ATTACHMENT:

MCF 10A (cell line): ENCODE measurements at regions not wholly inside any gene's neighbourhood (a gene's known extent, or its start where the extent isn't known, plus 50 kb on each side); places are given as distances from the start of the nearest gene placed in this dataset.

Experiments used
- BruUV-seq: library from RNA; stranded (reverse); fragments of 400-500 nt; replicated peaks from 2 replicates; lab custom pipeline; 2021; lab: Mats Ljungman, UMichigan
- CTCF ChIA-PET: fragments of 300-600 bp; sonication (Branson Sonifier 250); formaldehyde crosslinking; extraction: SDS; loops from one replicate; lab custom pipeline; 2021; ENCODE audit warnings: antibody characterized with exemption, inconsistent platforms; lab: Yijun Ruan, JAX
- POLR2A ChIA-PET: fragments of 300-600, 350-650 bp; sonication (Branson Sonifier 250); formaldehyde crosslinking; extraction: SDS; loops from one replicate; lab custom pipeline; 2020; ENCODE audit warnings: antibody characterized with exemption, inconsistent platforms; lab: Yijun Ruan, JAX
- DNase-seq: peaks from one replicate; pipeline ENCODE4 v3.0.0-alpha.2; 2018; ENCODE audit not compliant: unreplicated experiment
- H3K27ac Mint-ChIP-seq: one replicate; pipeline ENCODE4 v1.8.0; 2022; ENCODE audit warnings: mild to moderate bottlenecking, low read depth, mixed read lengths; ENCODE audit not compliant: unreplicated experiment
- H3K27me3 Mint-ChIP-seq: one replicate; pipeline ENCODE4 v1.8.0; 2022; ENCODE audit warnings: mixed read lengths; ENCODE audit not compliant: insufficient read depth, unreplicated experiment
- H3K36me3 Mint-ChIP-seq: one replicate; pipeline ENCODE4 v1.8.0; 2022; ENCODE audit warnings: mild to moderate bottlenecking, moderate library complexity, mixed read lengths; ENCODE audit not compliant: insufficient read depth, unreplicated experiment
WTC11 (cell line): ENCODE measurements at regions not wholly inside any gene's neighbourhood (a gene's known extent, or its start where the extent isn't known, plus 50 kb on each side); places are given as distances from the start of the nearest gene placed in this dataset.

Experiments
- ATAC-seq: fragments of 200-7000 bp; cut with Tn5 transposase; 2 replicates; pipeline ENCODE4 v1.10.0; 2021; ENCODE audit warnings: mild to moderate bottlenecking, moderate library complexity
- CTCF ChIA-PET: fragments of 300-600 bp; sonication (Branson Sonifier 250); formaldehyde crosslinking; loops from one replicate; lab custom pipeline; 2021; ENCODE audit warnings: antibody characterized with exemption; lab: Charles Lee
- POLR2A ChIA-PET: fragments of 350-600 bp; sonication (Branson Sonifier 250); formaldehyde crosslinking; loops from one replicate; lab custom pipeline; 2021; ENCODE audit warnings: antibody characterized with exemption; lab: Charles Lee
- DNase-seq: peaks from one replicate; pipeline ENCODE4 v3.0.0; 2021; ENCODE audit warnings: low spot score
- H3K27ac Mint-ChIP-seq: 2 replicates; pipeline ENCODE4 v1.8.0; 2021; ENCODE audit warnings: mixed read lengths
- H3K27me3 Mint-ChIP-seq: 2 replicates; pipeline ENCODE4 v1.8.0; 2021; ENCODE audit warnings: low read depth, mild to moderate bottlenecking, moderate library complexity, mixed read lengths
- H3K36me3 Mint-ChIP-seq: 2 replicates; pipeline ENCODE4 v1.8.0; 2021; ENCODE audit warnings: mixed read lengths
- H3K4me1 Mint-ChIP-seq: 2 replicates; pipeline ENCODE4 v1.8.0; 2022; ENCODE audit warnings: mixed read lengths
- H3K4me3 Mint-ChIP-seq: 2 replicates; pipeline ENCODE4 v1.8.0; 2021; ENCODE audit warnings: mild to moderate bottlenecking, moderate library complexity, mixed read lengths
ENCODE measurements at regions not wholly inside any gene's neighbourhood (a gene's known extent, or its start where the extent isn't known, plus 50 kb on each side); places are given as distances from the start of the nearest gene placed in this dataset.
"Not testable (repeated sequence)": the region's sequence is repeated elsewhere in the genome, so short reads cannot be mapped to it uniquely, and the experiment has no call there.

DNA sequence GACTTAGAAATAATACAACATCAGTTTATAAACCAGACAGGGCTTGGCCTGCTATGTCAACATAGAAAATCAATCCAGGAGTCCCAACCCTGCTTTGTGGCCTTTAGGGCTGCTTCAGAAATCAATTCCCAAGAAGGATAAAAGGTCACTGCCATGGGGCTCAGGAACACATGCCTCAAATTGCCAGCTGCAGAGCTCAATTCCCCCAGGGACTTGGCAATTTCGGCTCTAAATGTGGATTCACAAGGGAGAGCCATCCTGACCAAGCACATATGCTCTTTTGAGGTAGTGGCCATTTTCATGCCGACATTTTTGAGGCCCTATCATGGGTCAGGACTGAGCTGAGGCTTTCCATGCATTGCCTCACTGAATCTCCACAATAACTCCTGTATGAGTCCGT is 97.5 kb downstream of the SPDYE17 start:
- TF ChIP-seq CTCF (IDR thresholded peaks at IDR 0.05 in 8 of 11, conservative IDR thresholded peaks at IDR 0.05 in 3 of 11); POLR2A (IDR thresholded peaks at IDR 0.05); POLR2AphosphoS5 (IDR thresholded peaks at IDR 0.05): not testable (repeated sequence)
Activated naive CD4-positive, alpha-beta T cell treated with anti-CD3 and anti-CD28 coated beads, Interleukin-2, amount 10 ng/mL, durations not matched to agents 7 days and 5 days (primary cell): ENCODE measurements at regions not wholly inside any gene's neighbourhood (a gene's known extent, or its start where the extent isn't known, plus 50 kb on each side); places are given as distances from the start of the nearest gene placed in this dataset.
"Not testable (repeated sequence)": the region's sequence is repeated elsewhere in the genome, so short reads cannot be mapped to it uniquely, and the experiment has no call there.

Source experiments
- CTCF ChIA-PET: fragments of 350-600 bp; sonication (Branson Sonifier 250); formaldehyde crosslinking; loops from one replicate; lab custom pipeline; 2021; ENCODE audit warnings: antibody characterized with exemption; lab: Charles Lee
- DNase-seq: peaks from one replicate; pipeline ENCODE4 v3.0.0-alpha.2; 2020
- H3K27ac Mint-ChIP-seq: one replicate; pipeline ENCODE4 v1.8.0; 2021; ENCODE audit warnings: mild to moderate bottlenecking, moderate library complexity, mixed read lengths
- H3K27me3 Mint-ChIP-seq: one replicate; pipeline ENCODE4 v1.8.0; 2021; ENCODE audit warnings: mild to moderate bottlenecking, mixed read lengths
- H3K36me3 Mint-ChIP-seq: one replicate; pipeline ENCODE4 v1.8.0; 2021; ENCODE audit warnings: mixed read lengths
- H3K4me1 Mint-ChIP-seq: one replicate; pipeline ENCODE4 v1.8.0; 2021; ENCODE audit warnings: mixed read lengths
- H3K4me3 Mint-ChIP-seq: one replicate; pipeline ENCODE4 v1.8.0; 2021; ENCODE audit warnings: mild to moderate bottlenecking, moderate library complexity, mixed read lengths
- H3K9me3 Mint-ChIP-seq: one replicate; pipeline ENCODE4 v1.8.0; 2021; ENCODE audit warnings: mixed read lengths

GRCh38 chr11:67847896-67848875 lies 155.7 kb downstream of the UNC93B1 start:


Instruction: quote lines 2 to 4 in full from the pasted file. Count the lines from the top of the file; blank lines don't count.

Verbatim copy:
Experiments used
- BruUV-seq: library from RNA; stranded (reverse); fragments of 400-500 nt; replicated peaks from 2 replicates; lab custom pipeline; 2021; lab: Mats Ljungman, UMichigan
- CTCF ChIA-PET: fragments of 300-600 bp; sonication (Branson Sonifier 250); formaldehyde crosslinking; extraction: SDS; loops from one replicate; lab custom pipeline; 2021; ENCODE audit warnings: antibody characterized with exemption, inconsistent platforms; lab: Yijun Ruan, JAX